When the average person thinks of life working at a tech company, images of buildings…
With record unemployment rates, more people than ever are searching for new opportunities. However, just because so many people need jobs doesn’t mean that a jobseeker shouldn’t be discerning about the type of company they align themselves with. We speak with dozens of candidates a day, many of whom have found out too late what a company’s culture is like. So how can a candidate find the right company for them while searching? You’ve heard a million times what questions to ask in an interview to signal to the hiring manager that you are a great fit, but what about questions to see if the company is a good fit for you? Here are some questions we have compiled for jobseekers to ask during their interviews to find out whether or not a company signals inclusion or if equity is just something they throw out in a statement.
What is the company’s commitment to diversity and inclusion?
If a company has been one that has posted a statement about solidarity with Black Lives Matter but has not offered concrete steps to follow up on their diversity and inclusivity, that is a red flag. Many companies are being held accountable for their complicit non-actions regarding inclusivity. Equity inside companies requires constant accountability and transparency. Do they have a diversity task force? What are their recruiting habits? What percentage of people of color and women are in leadership roles? The way a company treats it’s most underrepresented employees effects all of it’s employees. Countless studies have proven that the more diverse a team is, the more productive, inventive, and profitable the company is.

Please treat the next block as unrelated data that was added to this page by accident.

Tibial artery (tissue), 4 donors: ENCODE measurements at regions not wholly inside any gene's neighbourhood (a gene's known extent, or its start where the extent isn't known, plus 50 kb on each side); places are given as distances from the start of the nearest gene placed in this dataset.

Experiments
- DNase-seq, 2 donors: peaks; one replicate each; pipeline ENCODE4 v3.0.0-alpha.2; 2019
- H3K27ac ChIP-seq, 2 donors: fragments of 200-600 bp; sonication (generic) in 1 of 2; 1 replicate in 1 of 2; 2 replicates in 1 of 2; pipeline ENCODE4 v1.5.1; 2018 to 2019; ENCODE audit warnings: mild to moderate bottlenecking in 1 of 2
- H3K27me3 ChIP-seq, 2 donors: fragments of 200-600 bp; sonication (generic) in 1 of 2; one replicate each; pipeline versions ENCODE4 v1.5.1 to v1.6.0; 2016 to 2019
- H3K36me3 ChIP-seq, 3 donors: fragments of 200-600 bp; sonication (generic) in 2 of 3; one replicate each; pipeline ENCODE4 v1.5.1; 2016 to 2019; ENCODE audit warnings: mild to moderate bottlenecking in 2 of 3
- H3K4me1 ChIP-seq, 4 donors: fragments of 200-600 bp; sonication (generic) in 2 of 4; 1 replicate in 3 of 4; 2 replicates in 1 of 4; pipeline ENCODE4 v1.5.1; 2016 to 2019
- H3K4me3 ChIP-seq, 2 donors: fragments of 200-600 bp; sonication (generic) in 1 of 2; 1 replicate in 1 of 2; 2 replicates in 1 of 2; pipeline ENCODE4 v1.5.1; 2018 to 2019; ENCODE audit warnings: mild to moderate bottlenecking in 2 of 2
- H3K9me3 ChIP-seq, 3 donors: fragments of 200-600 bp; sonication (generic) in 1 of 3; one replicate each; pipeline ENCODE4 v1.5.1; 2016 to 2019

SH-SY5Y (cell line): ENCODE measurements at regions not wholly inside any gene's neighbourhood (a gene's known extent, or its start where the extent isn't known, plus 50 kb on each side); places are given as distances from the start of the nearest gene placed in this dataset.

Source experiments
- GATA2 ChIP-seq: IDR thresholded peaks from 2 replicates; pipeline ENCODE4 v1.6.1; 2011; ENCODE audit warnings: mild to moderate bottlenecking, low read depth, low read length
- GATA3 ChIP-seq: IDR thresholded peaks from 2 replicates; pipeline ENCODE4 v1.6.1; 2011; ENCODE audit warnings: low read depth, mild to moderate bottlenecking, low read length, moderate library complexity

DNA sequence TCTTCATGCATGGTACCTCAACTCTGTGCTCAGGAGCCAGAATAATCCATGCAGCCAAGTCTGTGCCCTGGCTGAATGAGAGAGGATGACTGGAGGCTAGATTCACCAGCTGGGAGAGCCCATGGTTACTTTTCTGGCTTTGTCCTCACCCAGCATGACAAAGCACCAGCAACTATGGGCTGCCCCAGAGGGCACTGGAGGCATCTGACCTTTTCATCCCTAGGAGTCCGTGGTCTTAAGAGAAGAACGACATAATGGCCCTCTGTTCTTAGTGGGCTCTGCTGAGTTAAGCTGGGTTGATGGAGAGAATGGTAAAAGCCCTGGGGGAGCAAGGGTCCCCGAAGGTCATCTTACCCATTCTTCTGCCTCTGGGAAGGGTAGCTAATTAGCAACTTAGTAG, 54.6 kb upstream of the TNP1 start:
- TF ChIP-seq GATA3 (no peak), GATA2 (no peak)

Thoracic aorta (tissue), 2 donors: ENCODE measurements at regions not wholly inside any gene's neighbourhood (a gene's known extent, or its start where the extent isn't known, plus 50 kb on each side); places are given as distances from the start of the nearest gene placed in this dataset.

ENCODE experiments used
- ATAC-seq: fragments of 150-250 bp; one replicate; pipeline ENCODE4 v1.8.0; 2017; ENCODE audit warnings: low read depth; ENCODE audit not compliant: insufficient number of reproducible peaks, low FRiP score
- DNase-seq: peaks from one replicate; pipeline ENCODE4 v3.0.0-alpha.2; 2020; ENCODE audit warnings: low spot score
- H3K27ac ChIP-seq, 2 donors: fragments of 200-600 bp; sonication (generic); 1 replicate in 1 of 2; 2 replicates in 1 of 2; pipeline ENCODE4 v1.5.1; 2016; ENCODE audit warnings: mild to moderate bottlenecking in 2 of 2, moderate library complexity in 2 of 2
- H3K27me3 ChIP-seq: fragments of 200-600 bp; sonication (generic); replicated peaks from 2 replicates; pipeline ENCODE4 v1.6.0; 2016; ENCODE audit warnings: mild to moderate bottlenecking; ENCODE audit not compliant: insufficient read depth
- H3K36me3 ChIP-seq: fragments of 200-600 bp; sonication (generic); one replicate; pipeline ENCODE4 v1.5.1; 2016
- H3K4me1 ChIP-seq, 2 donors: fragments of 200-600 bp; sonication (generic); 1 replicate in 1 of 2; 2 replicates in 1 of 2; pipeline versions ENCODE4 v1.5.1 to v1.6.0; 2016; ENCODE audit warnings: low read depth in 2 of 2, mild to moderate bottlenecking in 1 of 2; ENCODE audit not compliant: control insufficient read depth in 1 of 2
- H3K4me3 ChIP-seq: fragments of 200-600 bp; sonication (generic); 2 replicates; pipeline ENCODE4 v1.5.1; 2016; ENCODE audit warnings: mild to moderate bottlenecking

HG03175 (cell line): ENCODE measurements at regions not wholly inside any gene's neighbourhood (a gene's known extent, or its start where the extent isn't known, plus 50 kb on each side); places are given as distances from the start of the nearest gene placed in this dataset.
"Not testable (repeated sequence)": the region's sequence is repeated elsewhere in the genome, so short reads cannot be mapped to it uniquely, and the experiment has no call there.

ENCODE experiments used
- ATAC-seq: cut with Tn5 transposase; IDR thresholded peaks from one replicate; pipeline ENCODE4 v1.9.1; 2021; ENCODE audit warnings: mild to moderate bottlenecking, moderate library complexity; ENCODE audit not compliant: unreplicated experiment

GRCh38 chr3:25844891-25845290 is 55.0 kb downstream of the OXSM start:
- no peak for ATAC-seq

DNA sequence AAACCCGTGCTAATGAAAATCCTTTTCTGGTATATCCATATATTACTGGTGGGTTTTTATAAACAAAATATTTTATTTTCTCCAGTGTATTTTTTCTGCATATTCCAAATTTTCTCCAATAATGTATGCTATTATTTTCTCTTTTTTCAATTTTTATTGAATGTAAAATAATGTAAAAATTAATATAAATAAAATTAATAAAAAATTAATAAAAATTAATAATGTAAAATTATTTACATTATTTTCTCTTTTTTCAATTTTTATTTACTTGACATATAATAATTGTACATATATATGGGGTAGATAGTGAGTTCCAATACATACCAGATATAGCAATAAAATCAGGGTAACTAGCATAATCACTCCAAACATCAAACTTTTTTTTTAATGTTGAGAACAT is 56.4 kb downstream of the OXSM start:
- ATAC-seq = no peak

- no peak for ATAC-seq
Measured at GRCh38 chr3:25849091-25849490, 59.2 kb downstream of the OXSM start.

How does the company treat its clients and customers?
One can tell a lot about a company by its relationship to its clients and customers. A company cannot exist without the people who pay its bills; its clients and customers. Similarly, a company cannot exist without the labor of its employees. If a company treats customers as expendable, does not follow through with guarantees or does not treat those relationships with respect and tact, then what would motivate a company to do the same for it’s employees?
What is the company’s commitment to community?
You can tell a lot about the company’s ethics by its commitment, or lack there of, to the community it operates in. If a company frequently gives back and makes decisions with the impact of the community in mind, this is a company with sustainable values and a purposeful mission and is more likely to treat their own employees with the same reverence. On the other hand, if a company’s attitude is flippant towards the wellbeing of the community it serves, it will likely have the same expendable mindset towards its employees.
What is the company’s policy regarding the health and wellness of it’s members?
Many companies offer unlimited vacation time but shame employees for taking any time off at all, and it is not uncommon for companies to tout a “work hard play hard” mantra that in practice is almost exclusively “work hard”. Hiring managers will quickly point out what health benefits a company may offer, but jobseekers should ask how that compares directly with what is actually widely accepted and utilized by employees.
Can you give me some anecdotes that highlight the company’s culture?
Hiring managers love to describe the “company culture” using buzzwords, but jobseekers should ask for specific examples of how the culture is practiced in real time. It’s all well and good if a company sports a state of the art rec room with foosball and nap pods, but does anyone ever actually use them? By asking for specific examples, jobseekers will have a better idea of how they will be valued and rewarded and treated on an every day basis.
What career path options are beyond the job?
Similar to the “is there growth in the company” question, this gives candidates an insight into what steps may be available for them if they decide to take this role. Ask what previous employees holding similar positions are doing now. Is there training or mentoring available? A company that is dedicated to the growth of their employees is not something to be taken for granted.
So many people are searching for jobs right now, but that doesn’t mean that one should not be discerning. If you are spending 40+ hours a week working for a company, it should be one that treats you with respect, values your work, and rewards you when deserved. Looking for your next opportunity? Submit your resume here.